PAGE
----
Solo Traveling Around the World in a Wheelchair

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Sabine "Bean" Wagner from Germany traveled around the world in her wheelchair. "It's always been a life dream," Bean shared. "I always wanted to do something like that."

Paying for such an adventure was no easy feat, but Bean had a plan. She decided to spend 10 months not spending money on anything other than food for her and her dog, and one tank of gas a month. No material purchases, no coffee to go, no meals out- Bean said it was no picnic, but at the end of 10 months, she had what she needed to make her dream come true. "It was hard and it took some strength, but it also proved to me in the end that if you work hard you can make something happen," she said.


a woman in a wheelchair on a path in front of a sign that says klongkoi village

She began her trip with a stopover in Thailand for 6 days. "That was my first reality check, a smack in the face," she shared. She ended up in a tourist trap place and desperate for a new hotel, she hit her first hurdle of finding another wheelchair accessible hotel. She then moved onto Australia to visit her sister in the Outback. "I just wanted to travel low budget, but I learned within the first day that it wasn’t possible using a wheelchair." She had assumed she'd be able to find hostels, but found that even if the front entrance was wheelchair accessible, often times the rooms were on the second floor (with no elevator) or that the bathrooms were too small for her to navigate. She had traveled before for holidays in the past, but this was a different approach considering she was budgeting for months of travel.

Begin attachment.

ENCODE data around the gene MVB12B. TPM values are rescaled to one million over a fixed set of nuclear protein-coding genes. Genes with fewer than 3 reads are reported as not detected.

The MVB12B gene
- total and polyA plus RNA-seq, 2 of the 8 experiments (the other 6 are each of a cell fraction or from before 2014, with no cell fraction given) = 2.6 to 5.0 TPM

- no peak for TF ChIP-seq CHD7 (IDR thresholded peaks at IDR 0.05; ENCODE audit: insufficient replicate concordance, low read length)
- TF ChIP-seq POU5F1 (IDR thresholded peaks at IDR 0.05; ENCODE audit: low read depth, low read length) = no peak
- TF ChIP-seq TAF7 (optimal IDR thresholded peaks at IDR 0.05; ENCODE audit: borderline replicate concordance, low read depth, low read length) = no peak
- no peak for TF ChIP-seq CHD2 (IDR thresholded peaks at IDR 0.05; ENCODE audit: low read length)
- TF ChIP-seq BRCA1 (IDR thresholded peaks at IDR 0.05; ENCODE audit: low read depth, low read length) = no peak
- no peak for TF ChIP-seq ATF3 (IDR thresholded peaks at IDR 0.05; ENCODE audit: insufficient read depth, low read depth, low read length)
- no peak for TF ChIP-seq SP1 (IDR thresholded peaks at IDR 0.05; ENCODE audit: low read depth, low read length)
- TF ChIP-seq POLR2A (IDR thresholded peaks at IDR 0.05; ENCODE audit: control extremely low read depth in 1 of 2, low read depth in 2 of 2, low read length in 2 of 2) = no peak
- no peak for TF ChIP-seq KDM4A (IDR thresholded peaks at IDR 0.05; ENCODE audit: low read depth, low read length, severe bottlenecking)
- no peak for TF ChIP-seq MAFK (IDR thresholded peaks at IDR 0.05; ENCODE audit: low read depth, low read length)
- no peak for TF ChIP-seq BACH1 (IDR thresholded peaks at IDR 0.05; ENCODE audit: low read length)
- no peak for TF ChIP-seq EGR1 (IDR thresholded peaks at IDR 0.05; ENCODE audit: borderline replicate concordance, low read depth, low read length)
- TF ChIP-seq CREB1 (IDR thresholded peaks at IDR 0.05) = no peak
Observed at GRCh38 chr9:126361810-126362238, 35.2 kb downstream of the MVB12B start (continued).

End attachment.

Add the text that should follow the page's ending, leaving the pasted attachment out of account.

Bean weighed in on the experience:

What is a highlight of your trip so far? 

I’ve never felt so close to mother nature as I did in the outback in Australia (aka the middle of nowhere). The moon and the stars were so beautiful, you felt like you could touch them. There’s so many cool spots in Australia and the wildlife was impressive. Snorkeling in Great Barrier Reef is a must! 

What has been the biggest challenge so far? 

Bali. Everyone who knows me knows I'm a very independent person- I do everything on my own. I live on my own, I drive my own car- and in Bali I was so trapped. I was only able to go a little down the street left or right. Even if you booked a private tour, nothing was doable as a wheelchair user. If you had the motor wheelchair it’d be even worse. I wouldn’t recommend any wheelchair person to go there- not because of culture or countryside or people- all of that was awesome- it was more the development and infrastructure that kept me from being able to do what I wanted to do. The feeling of not being independent was 100% the worst thing – people would run across the street to help me, I wasn’t left alone, it was just feeling that personally that I wasn’t able to do it.

What advice do you have for someone who wants to travel? 

Prepare. I was so naïve to believe “oh you can do it, you’ll figure out when you get there” like I usually do. Everything will work out, but it’s just different if you travel for months than a holiday.

I probably experience things differently now that I’m not in a hostel. If you’re in a hostel, you’re surrounded by people like you. I've always been very close to the culture because I wasn’t in hostels and because I was by myself. The hotel people in Bali knew me, invited me to parties and gave me a private cooking class in the hotel kitchen. I got to know the people more- if you’re interested in that, make an effort to get outside of a hostel. 

Eat local. Even if it’s crazy in the beginning, try to do it anyway because it’s worth the experience.

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